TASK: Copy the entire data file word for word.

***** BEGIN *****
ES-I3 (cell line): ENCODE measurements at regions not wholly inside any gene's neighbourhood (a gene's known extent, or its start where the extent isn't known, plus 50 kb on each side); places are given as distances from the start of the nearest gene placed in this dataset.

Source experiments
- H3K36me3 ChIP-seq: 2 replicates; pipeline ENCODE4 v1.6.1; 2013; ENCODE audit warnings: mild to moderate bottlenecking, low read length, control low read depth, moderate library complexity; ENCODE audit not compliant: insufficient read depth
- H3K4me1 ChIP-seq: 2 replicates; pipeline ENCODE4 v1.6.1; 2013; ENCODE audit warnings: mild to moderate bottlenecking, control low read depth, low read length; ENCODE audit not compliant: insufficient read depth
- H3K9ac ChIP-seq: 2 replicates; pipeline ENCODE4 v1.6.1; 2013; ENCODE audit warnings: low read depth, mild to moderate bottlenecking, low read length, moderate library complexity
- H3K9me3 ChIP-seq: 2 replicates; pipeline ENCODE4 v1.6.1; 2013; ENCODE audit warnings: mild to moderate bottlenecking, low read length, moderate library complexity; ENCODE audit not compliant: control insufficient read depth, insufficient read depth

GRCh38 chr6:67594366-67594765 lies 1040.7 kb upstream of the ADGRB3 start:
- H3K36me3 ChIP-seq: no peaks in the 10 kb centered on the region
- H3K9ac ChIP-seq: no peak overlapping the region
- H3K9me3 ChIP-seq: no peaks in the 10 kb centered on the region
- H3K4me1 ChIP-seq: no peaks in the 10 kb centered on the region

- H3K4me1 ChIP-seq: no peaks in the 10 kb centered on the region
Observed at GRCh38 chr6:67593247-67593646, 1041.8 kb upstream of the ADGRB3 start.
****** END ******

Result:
ES-I3 (cell line): ENCODE measurements at regions not wholly inside any gene's neighbourhood (a gene's known extent, or its start where the extent isn't known, plus 50 kb on each side); places are given as distances from the start of the nearest gene placed in this dataset.

Source experiments
- H3K36me3 ChIP-seq: 2 replicates; pipeline ENCODE4 v1.6.1; 2013; ENCODE audit warnings: mild to moderate bottlenecking, low read length, control low read depth, moderate library complexity; ENCODE audit not compliant: insufficient read depth
- H3K4me1 ChIP-seq: 2 replicates; pipeline ENCODE4 v1.6.1; 2013; ENCODE audit warnings: mild to moderate bottlenecking, control low read depth, low read length; ENCODE audit not compliant: insufficient read depth
- H3K9ac ChIP-seq: 2 replicates; pipeline ENCODE4 v1.6.1; 2013; ENCODE audit warnings: low read depth, mild to moderate bottlenecking, low read length, moderate library complexity
- H3K9me3 ChIP-seq: 2 replicates; pipeline ENCODE4 v1.6.1; 2013; ENCODE audit warnings: mild to moderate bottlenecking, low read length, moderate library complexity; ENCODE audit not compliant: control insufficient read depth, insufficient read depth

GRCh38 chr6:67594366-67594765 lies 1040.7 kb upstream of the ADGRB3 start:
- H3K36me3 ChIP-seq: no peaks in the 10 kb centered on the region
- H3K9ac ChIP-seq: no peak overlapping the region
- H3K9me3 ChIP-seq: no peaks in the 10 kb centered on the region
- H3K4me1 ChIP-seq: no peaks in the 10 kb centered on the region

- H3K4me1 ChIP-seq: no peaks in the 10 kb centered on the region
Observed at GRCh38 chr6:67593247-67593646, 1041.8 kb upstream of the ADGRB3 start.